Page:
Judge finds Hindi innocent of eavesdropping charges

September 7, 2000

Kane County Chronicle (IL)


ST. CHARLES – Animal activist Steve Hindi is innocent of felony eavesdropping because he told police he was taping them "seconds" into the conversation, a judge ruled Wednesday.

Hindi was charged after he taped conversations with police officers July 17, 1999, at the Kane County Fair. Hindi talked to police about allegations of animal cruelty at the rodeo event.

In making his ruling, Kane County Circuit Court Judge James Doyle said he was not looking at side issues, but the fact that seconds into his conversation with St. Charles Police Officer Lori Kessler, Hindi made it clear he was taping the conversation.

Doyle also invoked George W. Bush's Labor Day faux pas in front of a live microphone. Bush used an expletive to describe a reporter he didn't like to vice presidential candidate Dick Cheney while campaigning at Naperville North High School.

Doyle noted the Texas governor thought the mike was off. Bush had no "expectation of privacy…when he leaned over and made that statement," Doyle said. "He was not warned the tape was running. No one is trying to charge the media" with violating the state's eavesdropping statute in that case.

Likewise, Doyle noted state's attorney candidate Meg Gorecki's political – and possibly legal – problems with a message she left on an answering machine.

"Police had a briefing on Steve Hindi, to keep an eye out for him as an animal rights activist on the edge of extremism," Doyle said. "Police knew he might have a tape recorder with him. Everybody understood to expect (him to have) a recording device with him. That was not a surprise to anybody."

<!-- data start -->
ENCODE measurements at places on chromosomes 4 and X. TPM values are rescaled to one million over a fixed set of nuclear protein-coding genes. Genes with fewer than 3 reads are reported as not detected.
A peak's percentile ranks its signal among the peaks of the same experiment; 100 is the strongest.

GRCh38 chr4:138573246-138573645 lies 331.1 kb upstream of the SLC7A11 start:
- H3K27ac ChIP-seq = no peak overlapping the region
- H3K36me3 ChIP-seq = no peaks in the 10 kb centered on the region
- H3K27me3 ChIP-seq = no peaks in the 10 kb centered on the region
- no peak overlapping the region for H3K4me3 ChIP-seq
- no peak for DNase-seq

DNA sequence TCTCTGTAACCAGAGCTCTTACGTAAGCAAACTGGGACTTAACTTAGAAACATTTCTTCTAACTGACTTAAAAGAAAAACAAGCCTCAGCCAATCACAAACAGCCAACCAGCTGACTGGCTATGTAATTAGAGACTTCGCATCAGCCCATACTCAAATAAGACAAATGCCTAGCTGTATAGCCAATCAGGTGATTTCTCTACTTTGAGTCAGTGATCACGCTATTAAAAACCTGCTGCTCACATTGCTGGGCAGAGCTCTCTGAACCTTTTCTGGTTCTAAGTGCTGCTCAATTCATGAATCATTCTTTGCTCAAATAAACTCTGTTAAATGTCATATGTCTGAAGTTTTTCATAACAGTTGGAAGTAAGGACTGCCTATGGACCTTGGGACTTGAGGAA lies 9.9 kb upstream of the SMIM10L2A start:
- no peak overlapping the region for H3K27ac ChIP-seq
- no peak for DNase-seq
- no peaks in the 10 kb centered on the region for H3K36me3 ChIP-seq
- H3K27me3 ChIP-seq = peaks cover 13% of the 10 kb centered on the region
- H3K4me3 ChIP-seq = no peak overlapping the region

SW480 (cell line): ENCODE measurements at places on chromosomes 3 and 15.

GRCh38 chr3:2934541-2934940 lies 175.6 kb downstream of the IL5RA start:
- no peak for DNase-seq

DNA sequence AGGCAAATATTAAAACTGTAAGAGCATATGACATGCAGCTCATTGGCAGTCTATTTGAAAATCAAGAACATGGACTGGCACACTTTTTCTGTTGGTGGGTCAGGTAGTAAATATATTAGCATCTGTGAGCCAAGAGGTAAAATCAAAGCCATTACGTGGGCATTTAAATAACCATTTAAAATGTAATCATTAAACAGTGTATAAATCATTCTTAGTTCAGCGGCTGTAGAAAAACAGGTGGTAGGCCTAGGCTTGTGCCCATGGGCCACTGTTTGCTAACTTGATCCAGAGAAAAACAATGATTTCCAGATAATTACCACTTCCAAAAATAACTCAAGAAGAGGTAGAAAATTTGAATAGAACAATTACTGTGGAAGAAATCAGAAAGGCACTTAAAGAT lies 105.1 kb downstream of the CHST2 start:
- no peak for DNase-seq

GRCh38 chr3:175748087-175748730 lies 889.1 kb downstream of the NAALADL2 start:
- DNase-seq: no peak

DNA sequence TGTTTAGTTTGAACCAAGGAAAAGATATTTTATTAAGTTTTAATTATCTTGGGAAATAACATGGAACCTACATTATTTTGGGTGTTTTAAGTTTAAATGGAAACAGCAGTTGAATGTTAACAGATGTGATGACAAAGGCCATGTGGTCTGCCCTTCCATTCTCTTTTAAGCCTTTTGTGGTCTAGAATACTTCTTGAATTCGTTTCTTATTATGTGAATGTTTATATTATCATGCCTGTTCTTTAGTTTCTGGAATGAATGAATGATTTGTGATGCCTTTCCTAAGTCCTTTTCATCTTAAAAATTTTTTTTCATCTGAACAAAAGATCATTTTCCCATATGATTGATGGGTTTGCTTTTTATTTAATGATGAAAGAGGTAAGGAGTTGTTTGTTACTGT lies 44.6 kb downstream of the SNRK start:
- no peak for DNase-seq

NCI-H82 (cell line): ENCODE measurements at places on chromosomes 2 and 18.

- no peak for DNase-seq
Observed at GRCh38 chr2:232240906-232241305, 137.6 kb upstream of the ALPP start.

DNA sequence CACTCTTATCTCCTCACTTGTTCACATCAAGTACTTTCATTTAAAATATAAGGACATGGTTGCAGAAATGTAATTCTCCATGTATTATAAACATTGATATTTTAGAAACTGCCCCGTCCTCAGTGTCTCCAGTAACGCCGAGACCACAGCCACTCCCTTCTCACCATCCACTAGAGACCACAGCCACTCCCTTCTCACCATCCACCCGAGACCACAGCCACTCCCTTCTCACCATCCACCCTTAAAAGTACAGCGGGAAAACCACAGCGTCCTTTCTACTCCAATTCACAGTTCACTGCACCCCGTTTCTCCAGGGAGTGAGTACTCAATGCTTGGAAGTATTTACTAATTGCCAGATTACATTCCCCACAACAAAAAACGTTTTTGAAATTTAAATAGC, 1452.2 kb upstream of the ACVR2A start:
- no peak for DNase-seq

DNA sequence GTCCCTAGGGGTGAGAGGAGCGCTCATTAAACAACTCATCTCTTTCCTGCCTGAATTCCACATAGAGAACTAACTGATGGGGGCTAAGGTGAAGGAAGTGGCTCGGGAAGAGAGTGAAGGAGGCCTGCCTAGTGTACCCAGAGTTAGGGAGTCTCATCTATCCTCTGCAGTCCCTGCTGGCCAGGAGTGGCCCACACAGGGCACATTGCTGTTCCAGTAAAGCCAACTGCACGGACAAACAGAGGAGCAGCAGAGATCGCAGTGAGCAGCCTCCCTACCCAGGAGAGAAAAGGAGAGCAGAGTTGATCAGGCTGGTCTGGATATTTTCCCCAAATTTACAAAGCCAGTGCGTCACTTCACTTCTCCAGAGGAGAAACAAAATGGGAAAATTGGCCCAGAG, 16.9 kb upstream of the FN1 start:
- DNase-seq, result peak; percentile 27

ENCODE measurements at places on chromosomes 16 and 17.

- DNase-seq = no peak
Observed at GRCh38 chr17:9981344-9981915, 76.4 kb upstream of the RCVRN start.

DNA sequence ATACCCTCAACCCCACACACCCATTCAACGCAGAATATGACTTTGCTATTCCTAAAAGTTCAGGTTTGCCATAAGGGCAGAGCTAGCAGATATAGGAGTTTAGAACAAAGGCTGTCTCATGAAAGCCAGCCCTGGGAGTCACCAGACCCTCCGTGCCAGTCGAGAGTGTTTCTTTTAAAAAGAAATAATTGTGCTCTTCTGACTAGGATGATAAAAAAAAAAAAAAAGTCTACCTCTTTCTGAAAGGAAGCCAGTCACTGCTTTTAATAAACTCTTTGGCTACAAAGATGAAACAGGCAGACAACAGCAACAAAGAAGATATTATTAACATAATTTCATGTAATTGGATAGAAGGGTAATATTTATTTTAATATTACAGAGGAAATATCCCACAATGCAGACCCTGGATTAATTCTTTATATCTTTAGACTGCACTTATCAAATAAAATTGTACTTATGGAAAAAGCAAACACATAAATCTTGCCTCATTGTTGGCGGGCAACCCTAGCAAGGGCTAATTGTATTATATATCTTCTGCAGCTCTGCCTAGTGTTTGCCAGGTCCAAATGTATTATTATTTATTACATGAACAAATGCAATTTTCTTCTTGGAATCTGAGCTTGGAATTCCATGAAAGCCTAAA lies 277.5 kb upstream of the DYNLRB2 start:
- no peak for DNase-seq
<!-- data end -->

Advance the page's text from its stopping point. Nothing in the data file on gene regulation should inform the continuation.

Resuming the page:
Hindi's statements on the tape made it clear he was "genuinely concerned with following the law," Doyle said, based on Hindi's questioning of flash photography going on while signs state it was not allowed. "It was his concern and his colleagues' concern to "follow the law."

Doyle did not rule on Hindi's lawyer's assertions that his client was the victim of selective enforcement by police and the Kane County State's Attorney's Office, or that police in uniform in a public place have no expectation of privacy.

"I'm delighted with the verdict," said Hindi's lawyer Rick Halprin. Assistant State's Attorney Greg Sams declined to comment.

Hindi said win or lose, he would have continued to protest animal abuse. But winning, he said, definitely would bolster the group's efforts.

As to whether he would use a pocket tape recorder in documenting future conversations with police, Hindi said he would have to research the issue further.

"Our method of protest is always to document police," Hindi said. "Our choice is to use a video camera because you can see the posture." He noted that St. Charles Police Sgt. Brad Griffin would not talk to him at the fair until he turned the tape recorder off. "Any police unwilling to be taped during their duties shouldn't be cops," Hindi said.

Hindi criticized St. Charles Police for bringing the charges against him and the state's attorney for prosecuting him – instead of filing animal cruelty charges against the rodeo. "The real guilty parties here are the Kane County Fair Association, the rodeo, St. Charles Police, the state's attorney's office and the Kane County Board," he said.

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